The Great American Read: The Lord of the Rings
Ever since I can remember, I always loved to read, something my mom passed down to me. She was an award-winning poet, a journalism teacher and she was always reading a book. When I was in the third grade, my mom helped me find the longest book on my approved reading list. It was The Hobbit.
I was instantly in love – in love with the reluctant hero and the all-knowing wizard. This was the story my soul had been searching for, and I began to judge a book’s worth by whether or not it contained a map. When I was in middle school, my mom gave me her special-edition copy of The Lord of the Rings. I began to realize that there was something bigger than The Hobbit, bigger even than The Lord of the Rings, and I was fascinated by the work that J.R.R. Tolkien had poured into creating this world.
I began trying to emulate Tolkien in my own small way. I created glyphs for a made-up ancient language and imagined how they might evolve into a modern script. I created maps and letters in these different languages, making them as authentic as possible. I ground up every plant and flower in the backyard to see what color “ink” I could make out of it. Fashioning an old document? Better bury it in the flower bed for a couple of weeks. Composing a sorrowful letter from the front lines of an epic battle? Then I need to carefully drip some tear drops on its surface. Not just water – there needs to be salt because that might change how the ink reacts. You know what, I should just use real tears. It’s no wonder my fascination with old documents continued into adulthood: after graduating with a degree in printmaking and bookbinding, I spent years repairing paper and books in the Special Collections and University Archives department at the UCF Library.
After reading The Lord of the Rings, I began rabidly consuming every scrap of paper that Tolkien ever touched. The Silmarillion and Unfinished Tales created a mythos more real to me than anything the Greeks or Romans could cook up. In school, I loathed having to memorize dates for history class, but Tolkien’s history of the world was so much more than just a series of memorized events. Everything flowed from one event to the next, and everyone had a motivation. Could I tell you when Christopher Columbus sailed the ocean blue? No, but I could recount to you in detail the Narn i Hîn Húrin, Tolkien’s tale of the children of Húrin from the First Age. I’m convinced that, in my heyday, I could’ve held my own against Stephen Colbert in Tolkien trivia … as long as I didn’t have to recall exact dates. Slowly, my passion for Tolkien’s stories allowed me to find similar stories in the “real” history I was studying. Now, at the Orange County Regional History Center, I get to focus on that same kind of history that I love: the sometimes overlooked and often quirky personal stories that have brought us to where we are today.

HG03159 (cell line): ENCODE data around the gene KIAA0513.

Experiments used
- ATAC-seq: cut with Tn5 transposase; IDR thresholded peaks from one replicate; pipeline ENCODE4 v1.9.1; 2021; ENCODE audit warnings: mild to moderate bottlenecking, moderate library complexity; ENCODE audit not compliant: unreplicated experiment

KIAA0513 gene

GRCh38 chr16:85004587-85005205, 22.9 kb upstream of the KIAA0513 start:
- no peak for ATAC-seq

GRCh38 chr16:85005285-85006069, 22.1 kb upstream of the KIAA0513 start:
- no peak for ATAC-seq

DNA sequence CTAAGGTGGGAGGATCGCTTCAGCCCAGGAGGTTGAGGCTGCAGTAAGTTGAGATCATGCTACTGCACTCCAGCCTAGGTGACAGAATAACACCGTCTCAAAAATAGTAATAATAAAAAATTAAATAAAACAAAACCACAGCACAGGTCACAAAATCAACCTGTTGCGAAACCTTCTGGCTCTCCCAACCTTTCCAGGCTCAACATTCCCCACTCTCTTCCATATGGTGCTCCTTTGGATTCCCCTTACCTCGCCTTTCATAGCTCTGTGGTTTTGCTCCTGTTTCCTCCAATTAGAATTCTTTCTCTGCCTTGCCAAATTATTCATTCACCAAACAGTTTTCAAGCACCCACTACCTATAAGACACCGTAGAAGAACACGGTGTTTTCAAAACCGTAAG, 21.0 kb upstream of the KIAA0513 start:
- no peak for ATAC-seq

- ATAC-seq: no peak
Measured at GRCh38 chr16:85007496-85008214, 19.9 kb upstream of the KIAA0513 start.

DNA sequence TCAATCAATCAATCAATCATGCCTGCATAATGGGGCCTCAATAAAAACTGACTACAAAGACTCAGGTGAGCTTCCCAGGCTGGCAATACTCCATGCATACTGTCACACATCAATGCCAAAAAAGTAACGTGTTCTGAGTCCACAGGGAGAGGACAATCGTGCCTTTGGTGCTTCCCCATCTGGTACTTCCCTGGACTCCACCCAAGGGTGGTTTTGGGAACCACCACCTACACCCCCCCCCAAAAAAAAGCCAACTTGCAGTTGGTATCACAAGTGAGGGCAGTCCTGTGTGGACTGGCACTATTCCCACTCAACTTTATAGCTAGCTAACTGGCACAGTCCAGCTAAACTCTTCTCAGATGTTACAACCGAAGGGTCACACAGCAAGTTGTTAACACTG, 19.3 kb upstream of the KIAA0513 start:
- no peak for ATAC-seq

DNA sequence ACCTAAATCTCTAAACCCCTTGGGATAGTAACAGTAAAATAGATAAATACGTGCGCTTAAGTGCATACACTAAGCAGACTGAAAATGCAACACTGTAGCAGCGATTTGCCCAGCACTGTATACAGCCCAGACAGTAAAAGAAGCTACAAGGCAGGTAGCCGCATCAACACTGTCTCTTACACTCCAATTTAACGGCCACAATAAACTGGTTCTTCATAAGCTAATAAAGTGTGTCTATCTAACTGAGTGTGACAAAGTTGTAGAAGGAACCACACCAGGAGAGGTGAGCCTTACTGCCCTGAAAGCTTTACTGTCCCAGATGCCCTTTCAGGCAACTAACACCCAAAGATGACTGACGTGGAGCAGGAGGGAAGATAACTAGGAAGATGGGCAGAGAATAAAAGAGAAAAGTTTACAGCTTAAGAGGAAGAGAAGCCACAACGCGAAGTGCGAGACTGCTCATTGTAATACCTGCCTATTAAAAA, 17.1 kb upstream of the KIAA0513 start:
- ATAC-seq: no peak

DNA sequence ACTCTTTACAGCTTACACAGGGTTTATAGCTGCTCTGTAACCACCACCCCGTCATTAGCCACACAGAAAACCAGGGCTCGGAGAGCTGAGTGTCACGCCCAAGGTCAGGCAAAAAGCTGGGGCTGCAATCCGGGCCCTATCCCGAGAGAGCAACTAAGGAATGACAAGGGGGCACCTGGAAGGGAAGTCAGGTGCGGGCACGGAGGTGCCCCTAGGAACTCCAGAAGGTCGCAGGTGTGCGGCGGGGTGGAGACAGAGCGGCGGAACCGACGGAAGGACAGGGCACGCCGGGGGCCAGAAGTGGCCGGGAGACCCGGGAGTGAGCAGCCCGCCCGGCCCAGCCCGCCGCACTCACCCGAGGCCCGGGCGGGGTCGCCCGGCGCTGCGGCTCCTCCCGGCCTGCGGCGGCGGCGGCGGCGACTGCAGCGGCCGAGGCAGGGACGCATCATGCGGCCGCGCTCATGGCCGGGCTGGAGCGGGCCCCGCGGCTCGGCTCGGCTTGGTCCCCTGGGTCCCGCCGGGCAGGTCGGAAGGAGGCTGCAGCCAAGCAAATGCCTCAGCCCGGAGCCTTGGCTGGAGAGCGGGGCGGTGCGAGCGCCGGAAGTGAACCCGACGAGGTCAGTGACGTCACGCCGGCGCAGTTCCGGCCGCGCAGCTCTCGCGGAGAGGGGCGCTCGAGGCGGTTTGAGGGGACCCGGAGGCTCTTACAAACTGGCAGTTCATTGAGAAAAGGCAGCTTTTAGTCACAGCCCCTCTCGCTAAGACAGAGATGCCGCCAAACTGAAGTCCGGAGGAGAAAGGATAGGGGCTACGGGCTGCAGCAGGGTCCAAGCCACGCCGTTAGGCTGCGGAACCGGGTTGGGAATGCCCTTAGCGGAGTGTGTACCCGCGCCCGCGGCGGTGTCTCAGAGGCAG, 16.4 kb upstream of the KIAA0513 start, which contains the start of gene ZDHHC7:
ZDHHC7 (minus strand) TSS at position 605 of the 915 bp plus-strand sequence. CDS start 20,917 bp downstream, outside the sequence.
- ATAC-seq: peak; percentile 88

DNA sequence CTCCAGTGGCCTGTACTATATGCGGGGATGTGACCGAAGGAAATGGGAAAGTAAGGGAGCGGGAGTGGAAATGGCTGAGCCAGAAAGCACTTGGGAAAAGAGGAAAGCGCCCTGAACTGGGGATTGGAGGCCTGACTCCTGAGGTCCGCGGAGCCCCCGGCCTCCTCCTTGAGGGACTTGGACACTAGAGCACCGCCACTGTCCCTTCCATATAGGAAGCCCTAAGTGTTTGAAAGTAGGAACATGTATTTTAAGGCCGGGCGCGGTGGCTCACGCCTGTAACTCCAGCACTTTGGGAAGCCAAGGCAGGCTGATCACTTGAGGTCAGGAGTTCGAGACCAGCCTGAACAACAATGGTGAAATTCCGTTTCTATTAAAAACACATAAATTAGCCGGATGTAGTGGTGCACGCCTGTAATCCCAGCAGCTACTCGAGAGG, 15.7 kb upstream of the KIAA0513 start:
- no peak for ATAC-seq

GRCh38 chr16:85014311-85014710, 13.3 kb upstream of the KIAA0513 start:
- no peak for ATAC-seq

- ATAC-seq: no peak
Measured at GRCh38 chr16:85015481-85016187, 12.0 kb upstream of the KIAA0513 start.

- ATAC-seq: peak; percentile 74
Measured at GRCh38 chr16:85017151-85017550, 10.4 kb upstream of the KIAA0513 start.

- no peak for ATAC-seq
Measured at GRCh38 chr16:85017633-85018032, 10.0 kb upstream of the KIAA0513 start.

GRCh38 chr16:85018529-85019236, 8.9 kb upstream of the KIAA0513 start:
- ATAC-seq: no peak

I wish I had at least 1,000 more words to explain how Tolkien shaped me. I would tell you about my custom retainer with Tolkien’s signature, or the letters from Father Christmas that I’ve begun to write for my own children. I have Tolkien to thank for opening doors into other worlds such as Narnia, Mossflower and Faerûn. And, above all, I have Tolkien to thank for showing me how powerful and immersive books can be and for making me the person I am today.
|Whitney Broadaway is the collections manager at the Orange County Regional History Center and has been creating museum exhibits and preserving collections since 2006. She was previously the book conservator at the University of Central Florida’s Special Collection and University Archives, is an internationally exhibited artist, and has a fine arts degree in printmaking and bookbinding from UCF.|
Content written by guest bloggers do not necessarily reflect the views and opinions of OCLS and its staff.
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